Graphene is largely transparent to the eye and, as it turns out, largely
transparent to water.
A new study by scientists at Rice
University and Rensselaer
Polytechnic Institute (RPI) has determined that gold, copper, and silicon get
just as wet when clad by a single continuous layer of graphene as they would
The research, reported in an online edition of Nature Materials, is significant for scientists learning to
fine-tune surface coatings for a variety of applications.
“The extreme thinness of graphene makes it a totally non-invasive
coating,” said Pulickel Ajayan, Rice’s Benjamin M. and Mary Greenwood
Anderson Professor in Mechanical Engineering and Materials Science and of
chemistry. “A drop of water sitting on a surface ‘sees through’ the
graphene layers and conforms to the wetting forces dictated by the surface
beneath. It’s quite an interesting phenomenon unseen in any other coatings and
once again proves that graphene is really unique in many different ways.”
Ajayan is co-principal investigator of the study with Nikhil Koratkar, a
professor of mechanical, aerospace, and nuclear engineering at RPI.
A typical surface of graphite, the form of carbon most commonly known as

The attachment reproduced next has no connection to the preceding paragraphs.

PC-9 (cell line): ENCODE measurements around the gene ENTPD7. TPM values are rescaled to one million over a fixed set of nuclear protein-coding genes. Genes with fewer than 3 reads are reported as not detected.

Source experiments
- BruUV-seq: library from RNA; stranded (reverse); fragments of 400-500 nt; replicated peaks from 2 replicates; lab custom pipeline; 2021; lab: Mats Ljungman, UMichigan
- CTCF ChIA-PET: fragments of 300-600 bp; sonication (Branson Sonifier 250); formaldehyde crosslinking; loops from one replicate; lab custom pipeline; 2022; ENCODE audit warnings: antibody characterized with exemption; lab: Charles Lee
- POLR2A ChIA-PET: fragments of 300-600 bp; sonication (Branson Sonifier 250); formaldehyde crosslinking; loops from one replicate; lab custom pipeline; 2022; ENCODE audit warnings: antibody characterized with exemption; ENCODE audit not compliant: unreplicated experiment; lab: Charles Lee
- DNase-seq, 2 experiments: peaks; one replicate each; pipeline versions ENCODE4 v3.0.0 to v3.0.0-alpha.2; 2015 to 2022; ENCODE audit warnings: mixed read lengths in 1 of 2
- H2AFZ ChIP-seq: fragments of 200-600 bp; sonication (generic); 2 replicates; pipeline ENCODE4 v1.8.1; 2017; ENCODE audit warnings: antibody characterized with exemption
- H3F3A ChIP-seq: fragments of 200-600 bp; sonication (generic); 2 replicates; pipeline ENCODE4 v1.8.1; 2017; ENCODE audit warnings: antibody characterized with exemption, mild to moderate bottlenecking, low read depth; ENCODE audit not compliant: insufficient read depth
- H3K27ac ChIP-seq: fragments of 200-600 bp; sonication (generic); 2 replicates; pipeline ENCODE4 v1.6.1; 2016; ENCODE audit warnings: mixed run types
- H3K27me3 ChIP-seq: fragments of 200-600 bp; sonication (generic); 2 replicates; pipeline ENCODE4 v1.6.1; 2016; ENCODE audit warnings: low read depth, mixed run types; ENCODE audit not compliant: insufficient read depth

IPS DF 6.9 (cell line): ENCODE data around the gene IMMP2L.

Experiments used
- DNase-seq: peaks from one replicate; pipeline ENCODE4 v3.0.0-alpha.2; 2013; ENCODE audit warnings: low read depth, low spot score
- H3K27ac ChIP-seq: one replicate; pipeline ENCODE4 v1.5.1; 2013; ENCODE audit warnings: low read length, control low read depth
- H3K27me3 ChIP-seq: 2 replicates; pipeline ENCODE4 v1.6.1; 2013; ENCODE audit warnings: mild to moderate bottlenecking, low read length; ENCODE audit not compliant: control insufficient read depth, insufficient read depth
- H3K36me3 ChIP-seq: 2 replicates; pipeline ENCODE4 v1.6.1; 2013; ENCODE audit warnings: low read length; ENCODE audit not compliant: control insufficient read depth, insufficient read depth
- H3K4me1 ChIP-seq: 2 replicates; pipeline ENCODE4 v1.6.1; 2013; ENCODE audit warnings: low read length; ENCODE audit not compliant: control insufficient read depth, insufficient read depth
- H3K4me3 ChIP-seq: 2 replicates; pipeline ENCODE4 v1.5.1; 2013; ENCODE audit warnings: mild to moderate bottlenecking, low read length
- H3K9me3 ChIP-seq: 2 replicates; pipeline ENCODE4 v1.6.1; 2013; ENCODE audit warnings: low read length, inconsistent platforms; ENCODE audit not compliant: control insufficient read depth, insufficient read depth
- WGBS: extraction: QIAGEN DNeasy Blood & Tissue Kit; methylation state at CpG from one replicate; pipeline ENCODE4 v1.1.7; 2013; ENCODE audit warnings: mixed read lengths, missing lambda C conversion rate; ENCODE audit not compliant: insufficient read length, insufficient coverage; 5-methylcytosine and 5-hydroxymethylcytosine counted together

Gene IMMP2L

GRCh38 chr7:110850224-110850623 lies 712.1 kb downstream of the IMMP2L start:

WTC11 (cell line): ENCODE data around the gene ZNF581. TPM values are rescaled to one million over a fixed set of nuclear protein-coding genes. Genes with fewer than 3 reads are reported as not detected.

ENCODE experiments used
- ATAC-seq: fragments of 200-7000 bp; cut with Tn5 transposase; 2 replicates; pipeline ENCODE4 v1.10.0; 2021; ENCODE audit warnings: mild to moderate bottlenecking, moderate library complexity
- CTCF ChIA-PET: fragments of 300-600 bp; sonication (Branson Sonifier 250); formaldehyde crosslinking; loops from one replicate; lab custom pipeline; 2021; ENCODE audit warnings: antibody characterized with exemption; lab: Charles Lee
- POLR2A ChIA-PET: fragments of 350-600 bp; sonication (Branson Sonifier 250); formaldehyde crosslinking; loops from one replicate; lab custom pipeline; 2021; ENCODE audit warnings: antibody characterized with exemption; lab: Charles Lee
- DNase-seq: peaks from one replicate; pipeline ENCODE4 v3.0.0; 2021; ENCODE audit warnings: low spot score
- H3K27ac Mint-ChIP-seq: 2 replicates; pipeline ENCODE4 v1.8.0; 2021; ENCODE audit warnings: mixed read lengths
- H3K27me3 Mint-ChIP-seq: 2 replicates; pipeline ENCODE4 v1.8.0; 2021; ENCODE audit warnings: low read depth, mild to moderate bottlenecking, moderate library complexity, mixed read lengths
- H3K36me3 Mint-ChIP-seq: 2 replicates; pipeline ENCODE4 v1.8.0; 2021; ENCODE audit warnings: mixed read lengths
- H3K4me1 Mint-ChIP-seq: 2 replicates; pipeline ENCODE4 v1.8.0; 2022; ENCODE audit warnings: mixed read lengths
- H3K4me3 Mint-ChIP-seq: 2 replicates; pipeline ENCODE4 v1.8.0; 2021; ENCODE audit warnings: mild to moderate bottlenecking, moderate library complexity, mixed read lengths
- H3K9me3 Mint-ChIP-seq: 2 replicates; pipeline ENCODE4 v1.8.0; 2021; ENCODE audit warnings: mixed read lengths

pencil lead, should be hydrophobic, Ajayan said. But in the present study, the
researchers found to their surprise that a single-atom-thick layer of the
carbon lattice presents a negligible barrier between water and a hydrophilic—water-loving—surface.
Piling on more layers reduces wetting; at about six layers, graphene
essentially becomes graphite.
An interesting aspect of the study, Ajayan said, may be the ability to
change such surface properties as conductivity while retaining wetting
characteristics. Because pure graphene is highly conductive, the discovery
could lead to a new class of conductive, yet impermeable, surface coatings, he
The caveat is that wetting transparency was observed only on surfaces (most
metals and silicon) where interaction with water is dominated by weak van der
Waals forces, and not for materials like glass, where wettability is dominated
by strong chemical bonding, the team reported.
But such applications as condensation heat transfer—integral to heating,
cooling, dehumidifying, water harvesting, and many industrial processes—may
benefit greatly from the discovery, according to the paper. Copper is commonly
used for its high thermal conductivity, but it corrodes easily. The team coated
a copper sample with a single layer of graphene and found the subnanometer
barrier protected the copper from oxidation with no impact on its interaction
with water; in fact, it enhanced the copper’s thermal effectiveness by 30 to
“The finding is interesting from a fundamental point of view as well as
for practical uses,” Ajayan said. “Graphene could be one of a kind as
a coating, allowing the intrinsic physical nature of surfaces, such as wetting
and optical properties, to be retained while altering other specific
functionalities like conductivity.”